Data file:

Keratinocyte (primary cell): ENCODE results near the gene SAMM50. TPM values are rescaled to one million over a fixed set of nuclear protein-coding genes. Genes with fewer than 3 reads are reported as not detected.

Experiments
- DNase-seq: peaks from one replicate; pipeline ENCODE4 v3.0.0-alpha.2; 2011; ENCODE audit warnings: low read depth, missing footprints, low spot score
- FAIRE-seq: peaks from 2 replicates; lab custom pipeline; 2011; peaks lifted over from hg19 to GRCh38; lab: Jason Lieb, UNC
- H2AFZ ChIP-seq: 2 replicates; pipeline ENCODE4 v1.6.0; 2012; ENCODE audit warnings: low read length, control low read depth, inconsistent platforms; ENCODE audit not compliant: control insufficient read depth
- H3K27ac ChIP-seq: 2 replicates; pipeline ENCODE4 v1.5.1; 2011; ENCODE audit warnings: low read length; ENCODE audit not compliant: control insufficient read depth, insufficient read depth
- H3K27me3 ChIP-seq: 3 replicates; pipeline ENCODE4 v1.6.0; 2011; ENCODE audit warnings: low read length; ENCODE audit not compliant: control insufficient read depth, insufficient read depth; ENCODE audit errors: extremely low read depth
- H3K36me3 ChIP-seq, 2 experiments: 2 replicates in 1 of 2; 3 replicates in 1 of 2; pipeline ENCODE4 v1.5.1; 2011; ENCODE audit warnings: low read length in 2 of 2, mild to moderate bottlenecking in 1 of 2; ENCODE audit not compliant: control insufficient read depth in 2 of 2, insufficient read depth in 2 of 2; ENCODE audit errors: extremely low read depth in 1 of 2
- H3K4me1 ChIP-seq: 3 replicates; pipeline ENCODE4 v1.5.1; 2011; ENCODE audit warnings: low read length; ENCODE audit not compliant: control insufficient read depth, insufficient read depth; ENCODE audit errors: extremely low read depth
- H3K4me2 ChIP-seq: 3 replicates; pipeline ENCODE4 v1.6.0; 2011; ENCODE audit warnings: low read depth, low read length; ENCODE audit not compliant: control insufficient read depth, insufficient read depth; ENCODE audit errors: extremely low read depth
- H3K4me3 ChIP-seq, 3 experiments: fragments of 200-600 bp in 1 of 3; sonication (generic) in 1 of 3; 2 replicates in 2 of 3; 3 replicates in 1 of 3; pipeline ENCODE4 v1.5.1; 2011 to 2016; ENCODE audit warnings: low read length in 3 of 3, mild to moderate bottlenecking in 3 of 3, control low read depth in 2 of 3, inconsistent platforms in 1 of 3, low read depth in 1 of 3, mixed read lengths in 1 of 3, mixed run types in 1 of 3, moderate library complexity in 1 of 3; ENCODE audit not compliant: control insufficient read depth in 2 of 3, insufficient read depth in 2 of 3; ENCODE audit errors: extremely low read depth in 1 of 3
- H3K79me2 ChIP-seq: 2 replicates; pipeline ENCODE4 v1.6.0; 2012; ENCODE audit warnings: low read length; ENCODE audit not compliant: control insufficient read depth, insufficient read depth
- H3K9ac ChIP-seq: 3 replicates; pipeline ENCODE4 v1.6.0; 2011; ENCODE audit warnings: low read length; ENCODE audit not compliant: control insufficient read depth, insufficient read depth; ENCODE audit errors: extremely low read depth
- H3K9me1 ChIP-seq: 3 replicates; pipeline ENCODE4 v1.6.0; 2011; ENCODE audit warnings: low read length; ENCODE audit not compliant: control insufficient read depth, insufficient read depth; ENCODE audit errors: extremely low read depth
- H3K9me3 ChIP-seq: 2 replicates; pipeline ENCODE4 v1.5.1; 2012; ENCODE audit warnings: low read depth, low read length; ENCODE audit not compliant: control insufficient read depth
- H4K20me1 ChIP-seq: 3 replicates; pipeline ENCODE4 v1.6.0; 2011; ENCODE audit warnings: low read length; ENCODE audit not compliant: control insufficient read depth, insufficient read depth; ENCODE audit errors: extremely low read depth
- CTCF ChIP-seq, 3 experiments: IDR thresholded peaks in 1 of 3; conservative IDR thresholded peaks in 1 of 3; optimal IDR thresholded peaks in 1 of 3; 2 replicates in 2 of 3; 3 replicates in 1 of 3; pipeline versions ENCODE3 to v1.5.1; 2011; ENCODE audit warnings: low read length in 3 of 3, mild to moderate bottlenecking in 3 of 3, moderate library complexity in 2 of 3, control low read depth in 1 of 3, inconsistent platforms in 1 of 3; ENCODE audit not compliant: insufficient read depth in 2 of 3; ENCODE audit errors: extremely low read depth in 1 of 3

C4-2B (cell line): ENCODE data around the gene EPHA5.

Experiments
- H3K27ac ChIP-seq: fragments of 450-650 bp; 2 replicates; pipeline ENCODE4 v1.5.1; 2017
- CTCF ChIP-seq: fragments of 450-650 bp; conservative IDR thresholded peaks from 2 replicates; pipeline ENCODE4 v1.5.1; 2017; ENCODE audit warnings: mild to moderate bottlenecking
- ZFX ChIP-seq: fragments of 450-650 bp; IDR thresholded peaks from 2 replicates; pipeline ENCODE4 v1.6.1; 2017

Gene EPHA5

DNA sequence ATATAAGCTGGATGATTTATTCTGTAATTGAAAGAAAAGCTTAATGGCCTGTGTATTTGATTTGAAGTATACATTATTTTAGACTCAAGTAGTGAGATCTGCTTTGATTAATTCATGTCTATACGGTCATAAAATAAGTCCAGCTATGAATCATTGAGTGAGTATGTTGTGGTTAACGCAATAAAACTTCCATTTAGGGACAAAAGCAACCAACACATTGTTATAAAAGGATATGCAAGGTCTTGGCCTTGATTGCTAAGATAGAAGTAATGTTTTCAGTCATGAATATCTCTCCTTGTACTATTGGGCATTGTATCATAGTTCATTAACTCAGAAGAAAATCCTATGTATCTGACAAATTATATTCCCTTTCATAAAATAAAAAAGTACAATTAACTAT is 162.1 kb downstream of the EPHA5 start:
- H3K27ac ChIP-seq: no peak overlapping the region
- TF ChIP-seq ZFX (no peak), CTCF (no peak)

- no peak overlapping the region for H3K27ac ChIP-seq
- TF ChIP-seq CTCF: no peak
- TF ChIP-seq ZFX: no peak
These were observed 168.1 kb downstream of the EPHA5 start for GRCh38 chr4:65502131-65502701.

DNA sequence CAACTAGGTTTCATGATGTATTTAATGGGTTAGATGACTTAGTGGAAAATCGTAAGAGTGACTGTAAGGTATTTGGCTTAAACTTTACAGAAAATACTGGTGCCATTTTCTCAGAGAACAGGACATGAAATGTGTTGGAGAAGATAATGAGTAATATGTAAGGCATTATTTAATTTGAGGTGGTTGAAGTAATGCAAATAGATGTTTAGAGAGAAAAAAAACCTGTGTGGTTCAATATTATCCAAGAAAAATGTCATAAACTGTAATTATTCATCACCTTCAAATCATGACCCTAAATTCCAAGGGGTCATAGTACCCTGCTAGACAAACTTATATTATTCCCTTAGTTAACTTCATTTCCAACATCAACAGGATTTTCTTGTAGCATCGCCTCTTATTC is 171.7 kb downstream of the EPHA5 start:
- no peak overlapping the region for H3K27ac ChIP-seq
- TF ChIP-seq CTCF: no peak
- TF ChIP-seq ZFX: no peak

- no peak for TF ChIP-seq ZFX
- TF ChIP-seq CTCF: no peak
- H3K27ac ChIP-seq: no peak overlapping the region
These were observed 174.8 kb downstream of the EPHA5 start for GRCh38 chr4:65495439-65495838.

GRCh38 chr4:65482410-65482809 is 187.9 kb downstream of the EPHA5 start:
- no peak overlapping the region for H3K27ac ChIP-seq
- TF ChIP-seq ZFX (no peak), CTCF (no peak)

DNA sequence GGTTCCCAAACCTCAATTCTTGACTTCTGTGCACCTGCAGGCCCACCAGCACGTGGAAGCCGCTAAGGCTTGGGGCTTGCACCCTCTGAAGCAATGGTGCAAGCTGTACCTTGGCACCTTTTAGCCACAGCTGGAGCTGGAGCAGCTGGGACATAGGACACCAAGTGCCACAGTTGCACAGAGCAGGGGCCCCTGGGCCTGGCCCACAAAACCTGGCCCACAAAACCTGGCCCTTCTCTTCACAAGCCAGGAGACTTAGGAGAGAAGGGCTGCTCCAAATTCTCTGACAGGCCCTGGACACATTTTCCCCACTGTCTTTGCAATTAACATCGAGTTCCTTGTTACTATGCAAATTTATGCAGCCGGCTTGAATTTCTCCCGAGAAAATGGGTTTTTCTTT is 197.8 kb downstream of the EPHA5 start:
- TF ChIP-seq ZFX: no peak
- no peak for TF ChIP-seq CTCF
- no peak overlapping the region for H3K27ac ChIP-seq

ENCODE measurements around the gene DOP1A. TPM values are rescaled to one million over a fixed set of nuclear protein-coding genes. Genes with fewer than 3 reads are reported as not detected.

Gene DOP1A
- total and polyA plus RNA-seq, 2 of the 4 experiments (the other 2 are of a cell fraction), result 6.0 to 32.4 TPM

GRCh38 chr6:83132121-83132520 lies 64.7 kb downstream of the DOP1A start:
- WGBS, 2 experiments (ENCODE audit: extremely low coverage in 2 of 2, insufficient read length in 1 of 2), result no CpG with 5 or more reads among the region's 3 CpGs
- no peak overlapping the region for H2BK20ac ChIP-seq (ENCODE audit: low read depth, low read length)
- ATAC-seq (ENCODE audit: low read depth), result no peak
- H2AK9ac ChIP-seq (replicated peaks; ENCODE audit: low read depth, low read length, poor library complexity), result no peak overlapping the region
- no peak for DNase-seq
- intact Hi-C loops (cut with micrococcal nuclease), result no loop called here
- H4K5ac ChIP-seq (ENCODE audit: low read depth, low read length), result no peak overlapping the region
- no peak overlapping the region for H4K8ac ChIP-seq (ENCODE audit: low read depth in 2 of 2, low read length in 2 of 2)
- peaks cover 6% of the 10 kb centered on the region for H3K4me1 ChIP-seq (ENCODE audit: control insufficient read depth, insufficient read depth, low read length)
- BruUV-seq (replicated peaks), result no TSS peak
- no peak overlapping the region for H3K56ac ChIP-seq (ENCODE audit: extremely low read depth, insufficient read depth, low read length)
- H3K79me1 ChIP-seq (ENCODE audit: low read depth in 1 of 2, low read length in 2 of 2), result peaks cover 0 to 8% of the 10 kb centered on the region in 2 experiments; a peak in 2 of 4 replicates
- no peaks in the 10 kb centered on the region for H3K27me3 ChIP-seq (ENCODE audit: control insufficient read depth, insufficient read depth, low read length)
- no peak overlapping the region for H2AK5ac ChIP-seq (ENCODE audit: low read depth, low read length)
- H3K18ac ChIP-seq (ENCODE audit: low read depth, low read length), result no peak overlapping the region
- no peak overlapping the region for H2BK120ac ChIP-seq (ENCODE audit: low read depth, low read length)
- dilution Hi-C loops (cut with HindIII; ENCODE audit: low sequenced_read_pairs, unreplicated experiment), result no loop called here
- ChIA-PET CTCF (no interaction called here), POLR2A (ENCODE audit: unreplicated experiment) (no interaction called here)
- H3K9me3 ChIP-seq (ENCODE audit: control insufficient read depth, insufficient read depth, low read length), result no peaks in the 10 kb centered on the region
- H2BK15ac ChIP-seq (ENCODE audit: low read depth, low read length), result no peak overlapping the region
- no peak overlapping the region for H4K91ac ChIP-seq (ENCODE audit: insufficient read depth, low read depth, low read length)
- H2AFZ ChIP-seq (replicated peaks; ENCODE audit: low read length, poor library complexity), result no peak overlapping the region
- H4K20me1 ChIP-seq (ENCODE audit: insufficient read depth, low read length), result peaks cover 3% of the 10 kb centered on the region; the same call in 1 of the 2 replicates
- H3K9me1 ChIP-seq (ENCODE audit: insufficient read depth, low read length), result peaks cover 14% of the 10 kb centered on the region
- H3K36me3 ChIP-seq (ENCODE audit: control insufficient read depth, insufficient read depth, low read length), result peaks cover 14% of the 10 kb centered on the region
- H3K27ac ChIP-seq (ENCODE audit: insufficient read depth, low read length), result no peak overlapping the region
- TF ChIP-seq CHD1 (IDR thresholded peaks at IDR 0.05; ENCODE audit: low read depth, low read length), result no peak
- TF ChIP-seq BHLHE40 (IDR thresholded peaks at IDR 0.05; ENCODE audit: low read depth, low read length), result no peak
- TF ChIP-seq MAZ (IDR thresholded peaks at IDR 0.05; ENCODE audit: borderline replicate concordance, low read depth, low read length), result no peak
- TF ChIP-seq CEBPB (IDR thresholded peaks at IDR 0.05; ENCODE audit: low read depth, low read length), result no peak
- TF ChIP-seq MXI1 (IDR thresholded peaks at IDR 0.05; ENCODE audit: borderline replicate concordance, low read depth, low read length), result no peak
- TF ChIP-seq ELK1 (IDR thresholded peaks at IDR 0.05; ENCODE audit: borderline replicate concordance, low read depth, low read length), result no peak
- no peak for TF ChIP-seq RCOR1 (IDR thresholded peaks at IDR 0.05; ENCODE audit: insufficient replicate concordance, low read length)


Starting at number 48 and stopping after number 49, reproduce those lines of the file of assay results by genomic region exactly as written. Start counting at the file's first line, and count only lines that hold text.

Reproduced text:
- total and polyA plus RNA-seq, 2 of the 4 experiments (the other 2 are of a cell fraction), result 6.0 to 32.4 TPM

GRCh38 chr6:83132121-83132520 lies 64.7 kb downstream of the DOP1A start: